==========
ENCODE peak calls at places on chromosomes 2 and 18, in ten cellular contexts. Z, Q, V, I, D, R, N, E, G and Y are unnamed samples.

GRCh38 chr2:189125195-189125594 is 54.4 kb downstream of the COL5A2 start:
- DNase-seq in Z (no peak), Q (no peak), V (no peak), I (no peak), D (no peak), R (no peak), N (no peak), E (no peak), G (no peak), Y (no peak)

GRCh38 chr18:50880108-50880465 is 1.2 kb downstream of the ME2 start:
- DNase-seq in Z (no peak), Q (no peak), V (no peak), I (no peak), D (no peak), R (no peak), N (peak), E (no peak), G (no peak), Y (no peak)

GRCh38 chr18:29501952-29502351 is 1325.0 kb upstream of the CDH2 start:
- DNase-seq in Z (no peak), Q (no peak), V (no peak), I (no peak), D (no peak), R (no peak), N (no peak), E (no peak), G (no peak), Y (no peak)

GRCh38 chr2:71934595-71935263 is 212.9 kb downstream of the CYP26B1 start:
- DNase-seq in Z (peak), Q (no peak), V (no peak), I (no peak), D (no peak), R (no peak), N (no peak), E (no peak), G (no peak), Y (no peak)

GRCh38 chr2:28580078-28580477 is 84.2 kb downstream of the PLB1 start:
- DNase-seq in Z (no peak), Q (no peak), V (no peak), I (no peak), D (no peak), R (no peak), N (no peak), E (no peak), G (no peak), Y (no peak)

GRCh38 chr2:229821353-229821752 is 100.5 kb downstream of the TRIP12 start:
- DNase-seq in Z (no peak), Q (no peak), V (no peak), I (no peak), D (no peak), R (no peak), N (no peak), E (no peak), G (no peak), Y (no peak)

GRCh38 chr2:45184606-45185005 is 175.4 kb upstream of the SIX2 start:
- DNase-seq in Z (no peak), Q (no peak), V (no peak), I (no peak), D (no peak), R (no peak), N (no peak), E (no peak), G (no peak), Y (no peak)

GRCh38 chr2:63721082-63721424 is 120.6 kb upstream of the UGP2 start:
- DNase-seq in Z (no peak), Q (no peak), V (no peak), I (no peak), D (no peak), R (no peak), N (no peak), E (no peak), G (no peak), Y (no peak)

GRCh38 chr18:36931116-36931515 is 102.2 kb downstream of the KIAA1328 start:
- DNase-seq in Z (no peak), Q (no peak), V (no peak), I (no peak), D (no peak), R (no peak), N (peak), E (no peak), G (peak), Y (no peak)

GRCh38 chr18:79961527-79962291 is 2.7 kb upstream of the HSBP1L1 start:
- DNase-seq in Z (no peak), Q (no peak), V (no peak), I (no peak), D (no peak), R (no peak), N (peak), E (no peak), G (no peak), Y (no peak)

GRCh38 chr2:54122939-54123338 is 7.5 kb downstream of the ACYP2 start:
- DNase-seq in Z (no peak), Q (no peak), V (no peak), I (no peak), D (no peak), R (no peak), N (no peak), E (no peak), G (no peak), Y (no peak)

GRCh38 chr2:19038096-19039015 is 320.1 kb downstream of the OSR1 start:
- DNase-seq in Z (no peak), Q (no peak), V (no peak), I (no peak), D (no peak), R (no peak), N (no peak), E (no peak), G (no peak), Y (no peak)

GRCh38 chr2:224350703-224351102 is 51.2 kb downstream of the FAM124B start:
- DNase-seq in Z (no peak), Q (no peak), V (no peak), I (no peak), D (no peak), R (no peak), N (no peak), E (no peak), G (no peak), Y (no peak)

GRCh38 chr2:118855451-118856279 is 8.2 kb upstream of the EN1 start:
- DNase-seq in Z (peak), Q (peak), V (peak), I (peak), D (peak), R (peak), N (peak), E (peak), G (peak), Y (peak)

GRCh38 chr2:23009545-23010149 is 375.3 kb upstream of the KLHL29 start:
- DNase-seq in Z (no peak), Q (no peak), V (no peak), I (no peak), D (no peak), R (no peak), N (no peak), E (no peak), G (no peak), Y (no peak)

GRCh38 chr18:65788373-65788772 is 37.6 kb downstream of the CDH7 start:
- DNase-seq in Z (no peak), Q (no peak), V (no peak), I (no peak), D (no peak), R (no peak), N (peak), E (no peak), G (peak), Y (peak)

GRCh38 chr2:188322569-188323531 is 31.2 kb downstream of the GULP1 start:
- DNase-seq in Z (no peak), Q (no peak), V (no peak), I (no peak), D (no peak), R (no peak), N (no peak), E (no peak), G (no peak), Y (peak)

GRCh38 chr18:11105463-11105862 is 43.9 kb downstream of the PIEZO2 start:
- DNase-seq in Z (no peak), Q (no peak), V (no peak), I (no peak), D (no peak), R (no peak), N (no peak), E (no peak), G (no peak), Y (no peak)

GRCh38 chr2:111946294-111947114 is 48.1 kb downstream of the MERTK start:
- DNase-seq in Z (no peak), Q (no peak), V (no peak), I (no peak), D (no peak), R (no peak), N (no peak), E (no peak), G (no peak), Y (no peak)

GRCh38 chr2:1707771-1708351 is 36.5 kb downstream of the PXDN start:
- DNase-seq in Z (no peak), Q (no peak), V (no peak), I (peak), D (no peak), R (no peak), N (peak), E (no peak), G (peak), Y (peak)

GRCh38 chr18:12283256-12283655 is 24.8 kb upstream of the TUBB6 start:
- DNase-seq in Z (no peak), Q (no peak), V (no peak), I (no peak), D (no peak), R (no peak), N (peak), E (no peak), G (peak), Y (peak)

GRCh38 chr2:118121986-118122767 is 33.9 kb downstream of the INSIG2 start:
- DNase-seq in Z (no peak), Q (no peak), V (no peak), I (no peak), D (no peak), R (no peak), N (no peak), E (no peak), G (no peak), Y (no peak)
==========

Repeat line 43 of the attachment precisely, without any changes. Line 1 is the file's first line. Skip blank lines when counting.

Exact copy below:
- DNase-seq in Z (no peak), Q (no peak), V (no peak), I (no peak), D (no peak), R (no peak), N (peak), E (no peak), G (peak), Y (peak)